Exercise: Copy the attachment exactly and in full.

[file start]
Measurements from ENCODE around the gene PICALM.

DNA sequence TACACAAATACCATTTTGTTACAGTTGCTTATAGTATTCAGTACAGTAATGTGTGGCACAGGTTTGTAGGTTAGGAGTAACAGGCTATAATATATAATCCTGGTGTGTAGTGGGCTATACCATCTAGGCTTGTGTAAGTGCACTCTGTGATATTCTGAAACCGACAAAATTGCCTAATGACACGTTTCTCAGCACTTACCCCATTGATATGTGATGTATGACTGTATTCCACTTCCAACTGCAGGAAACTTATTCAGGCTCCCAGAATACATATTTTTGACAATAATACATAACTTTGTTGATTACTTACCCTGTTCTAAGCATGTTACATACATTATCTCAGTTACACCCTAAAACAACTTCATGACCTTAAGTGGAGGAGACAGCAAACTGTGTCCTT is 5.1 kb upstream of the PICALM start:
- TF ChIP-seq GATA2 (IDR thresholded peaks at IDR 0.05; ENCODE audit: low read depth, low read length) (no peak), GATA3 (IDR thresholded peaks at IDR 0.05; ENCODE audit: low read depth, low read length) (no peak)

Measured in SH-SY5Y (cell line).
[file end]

Measurements from ENCODE around the gene PICALM.

DNA sequence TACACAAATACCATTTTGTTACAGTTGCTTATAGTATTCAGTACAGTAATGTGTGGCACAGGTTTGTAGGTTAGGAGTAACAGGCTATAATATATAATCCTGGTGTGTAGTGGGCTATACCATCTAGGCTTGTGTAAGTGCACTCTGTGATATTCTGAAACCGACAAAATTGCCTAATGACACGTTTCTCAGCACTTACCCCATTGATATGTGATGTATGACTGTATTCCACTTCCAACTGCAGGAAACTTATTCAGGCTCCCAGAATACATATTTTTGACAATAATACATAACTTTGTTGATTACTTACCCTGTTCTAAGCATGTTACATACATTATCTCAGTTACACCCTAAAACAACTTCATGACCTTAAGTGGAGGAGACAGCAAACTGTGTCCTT is 5.1 kb upstream of the PICALM start:
- TF ChIP-seq GATA2 (IDR thresholded peaks at IDR 0.05; ENCODE audit: low read depth, low read length) (no peak), GATA3 (IDR thresholded peaks at IDR 0.05; ENCODE audit: low read depth, low read length) (no peak)

Measured in SH-SY5Y (cell line).